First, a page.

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Transnational Africa and globalization - new African diasporas: bridging worlds - Term Paper Example

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Analytical Response Name Professor Institution Course Date Theme IV: Transnational Africa And Globalization –New African Diasporas: Bridging Worlds Transnational migration is defined as the forging and sustenance of social relationships that connect the immigrants’ home countries with their countries of settlement, and the participation of immigrants in cross-border social networks that straddle countries of origin and settlement and allow them to live dual lives (Glick, Basch and Blanc)…
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Transnational Africa and globalization - new African diasporas: bridging worlds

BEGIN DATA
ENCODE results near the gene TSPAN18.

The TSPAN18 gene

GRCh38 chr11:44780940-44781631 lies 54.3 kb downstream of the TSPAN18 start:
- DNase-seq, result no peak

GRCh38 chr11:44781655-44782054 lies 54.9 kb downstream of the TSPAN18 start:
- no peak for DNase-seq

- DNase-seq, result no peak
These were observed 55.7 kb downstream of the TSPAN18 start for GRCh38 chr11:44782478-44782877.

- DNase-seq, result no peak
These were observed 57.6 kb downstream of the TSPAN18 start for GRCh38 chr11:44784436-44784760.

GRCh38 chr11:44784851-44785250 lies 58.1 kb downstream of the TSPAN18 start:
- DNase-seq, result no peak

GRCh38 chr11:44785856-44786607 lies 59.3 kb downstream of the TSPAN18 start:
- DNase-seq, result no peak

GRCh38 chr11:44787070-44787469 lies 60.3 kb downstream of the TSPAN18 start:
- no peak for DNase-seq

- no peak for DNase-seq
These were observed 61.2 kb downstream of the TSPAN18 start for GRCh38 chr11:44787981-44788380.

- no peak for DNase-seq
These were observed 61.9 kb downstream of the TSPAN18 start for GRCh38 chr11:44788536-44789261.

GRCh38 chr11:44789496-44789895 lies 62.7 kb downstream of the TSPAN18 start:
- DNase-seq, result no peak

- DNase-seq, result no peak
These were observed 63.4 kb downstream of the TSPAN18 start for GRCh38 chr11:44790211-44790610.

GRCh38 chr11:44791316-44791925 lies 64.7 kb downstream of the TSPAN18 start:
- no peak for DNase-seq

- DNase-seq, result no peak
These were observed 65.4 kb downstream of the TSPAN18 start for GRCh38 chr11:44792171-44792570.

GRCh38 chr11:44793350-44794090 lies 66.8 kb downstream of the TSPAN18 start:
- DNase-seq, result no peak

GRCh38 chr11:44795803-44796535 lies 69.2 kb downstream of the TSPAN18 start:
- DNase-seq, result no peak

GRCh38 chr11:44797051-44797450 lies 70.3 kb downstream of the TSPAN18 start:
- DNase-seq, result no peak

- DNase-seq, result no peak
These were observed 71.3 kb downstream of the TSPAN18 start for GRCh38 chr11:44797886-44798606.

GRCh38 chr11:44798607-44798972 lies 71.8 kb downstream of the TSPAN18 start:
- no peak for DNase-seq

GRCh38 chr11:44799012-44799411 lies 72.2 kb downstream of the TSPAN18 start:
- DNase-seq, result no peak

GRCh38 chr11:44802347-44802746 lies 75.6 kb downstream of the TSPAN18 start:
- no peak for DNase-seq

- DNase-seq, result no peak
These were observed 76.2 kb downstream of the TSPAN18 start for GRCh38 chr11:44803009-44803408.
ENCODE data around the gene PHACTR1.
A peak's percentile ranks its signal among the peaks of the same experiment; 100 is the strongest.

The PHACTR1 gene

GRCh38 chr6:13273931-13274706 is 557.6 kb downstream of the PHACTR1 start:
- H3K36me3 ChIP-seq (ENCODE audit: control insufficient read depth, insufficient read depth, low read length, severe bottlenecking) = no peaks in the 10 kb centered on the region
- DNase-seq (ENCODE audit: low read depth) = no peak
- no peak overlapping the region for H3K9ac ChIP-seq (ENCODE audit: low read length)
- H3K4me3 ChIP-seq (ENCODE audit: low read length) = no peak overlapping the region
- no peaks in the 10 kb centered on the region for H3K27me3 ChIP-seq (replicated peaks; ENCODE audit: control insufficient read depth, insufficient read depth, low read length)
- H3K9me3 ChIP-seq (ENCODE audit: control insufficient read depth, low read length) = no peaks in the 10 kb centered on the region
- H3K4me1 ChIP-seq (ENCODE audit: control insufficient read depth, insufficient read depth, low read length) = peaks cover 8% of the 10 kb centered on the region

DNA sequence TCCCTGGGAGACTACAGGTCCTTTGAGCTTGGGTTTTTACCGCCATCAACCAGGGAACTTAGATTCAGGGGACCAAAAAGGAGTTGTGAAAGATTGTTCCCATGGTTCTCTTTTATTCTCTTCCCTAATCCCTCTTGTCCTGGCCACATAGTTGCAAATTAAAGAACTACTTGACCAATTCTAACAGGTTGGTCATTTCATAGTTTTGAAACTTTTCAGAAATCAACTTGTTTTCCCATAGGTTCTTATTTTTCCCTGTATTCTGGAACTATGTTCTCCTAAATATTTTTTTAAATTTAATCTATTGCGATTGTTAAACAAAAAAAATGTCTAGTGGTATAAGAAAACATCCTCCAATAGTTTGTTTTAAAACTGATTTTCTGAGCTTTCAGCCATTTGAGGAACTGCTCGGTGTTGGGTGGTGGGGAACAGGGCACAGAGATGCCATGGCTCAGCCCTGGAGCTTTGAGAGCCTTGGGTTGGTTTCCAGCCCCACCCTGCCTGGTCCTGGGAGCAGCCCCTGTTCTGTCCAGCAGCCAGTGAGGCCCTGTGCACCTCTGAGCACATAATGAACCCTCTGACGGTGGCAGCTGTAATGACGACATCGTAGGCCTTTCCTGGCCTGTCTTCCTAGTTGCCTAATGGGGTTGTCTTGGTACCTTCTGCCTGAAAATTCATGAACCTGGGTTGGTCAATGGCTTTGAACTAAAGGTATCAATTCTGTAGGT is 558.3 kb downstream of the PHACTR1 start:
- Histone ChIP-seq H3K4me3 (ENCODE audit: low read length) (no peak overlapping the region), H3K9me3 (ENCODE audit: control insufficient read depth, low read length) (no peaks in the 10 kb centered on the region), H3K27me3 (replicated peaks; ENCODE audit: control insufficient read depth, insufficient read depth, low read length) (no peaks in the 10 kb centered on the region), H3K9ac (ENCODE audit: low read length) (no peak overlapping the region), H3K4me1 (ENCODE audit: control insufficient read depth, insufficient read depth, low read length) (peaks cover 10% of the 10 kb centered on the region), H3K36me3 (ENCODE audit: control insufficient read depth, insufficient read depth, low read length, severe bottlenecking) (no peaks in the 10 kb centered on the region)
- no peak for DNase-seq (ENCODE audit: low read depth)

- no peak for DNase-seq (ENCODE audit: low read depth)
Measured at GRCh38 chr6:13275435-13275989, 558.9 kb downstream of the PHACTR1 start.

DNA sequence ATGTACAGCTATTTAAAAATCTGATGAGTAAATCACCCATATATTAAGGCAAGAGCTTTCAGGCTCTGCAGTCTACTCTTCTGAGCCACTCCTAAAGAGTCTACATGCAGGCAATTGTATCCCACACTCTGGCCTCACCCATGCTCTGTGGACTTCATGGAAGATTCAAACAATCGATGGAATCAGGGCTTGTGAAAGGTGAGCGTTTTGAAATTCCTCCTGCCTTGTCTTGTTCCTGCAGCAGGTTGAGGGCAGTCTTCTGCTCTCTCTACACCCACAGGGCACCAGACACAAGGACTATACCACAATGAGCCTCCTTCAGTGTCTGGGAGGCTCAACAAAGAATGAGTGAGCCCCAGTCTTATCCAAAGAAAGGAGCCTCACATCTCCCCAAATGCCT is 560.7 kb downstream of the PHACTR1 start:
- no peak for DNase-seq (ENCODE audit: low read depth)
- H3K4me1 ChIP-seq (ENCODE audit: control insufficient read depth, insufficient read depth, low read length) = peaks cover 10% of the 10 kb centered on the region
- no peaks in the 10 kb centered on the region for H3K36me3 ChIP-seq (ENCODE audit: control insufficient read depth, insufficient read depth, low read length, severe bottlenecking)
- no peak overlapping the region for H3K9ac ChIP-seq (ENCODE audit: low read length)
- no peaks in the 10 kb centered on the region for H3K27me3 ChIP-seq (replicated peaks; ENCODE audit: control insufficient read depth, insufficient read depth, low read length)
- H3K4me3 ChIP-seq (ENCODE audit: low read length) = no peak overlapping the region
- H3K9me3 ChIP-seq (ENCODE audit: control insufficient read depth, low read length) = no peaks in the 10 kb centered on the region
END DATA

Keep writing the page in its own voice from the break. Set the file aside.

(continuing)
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Download file to see previous pages This group of people is characterized by the fact that they don’t seek settlement and incorporation into the institutions and patterns of life in the new country in which they would have settled. They, on the other hand, remain connected to their mother countries by way of building institutions and conducting transactions in these countries (Gale, 2012). They also exercise their influence on the local, national and international events of the countries in which they emigrated. On the other hand, globalization can be defined as the growth to a global or worldwide level. This term refers to the uniformity observed in many factors that transcend the borders of countries. With the human population, globalization refers to the interdependence between the people of many countries. With most of the immigration and emigration barriers from one country to the other having been watered down, people virtually move freely across borders with their movement necessitated either by business, luxury or other factors. Globalization shapes transnationalization to a great extent due to the exchange of cultural values, information and the exposure that people get by interacting with individuals from other countries and locales. The subjects of transnationalism and globalization in the context of the African continent became an area of great concern following the massive emigration of Africans to the West in the 1980s and 1990s (Gale, 2012). Most Africans benefited from government collaborations with the United States government or other Western governments in efforts to educate the black population and balance the scope of influence of this race. The collaborations also aimed to alleviate the third world countries, most of them in Africa, from poverty and high illiteracy levels. Governments had different plans in place to see to the relocation of some Africans to the West to mostly get a better education. Programs like student airlifts in Kenya and other countries saw to transformation of the African continent from a conservative one to tone that embraced, contributed to and adopted ideas from the world in general. With the education of most African scholars in this period in the West, there arose the need to further their studies since most of them used the chance to educate and generally redeem their countries from poverty. The governments in the West, particularly the United States government, supported this education of the black populace since it was in their aims to expand their scopes of influence and, Africa being just recently freed from colonial powers, was a fertile soil to plant the seeds of ideologies and futuristic strategies. It was also supported by the United States government since African scholars had no aims to fight for freedom of the black populace in the United States (Gale, 2012). The scholars instead focused on how they were to liberate their brothers and sisters from physical and ideological poverty back home. Immediately after gaining independence, most African states became the target of international organizations like the International Monetary Fund and the World Bank who had plans for the continent. Those plans could have ...Download file to see next pagesRead More
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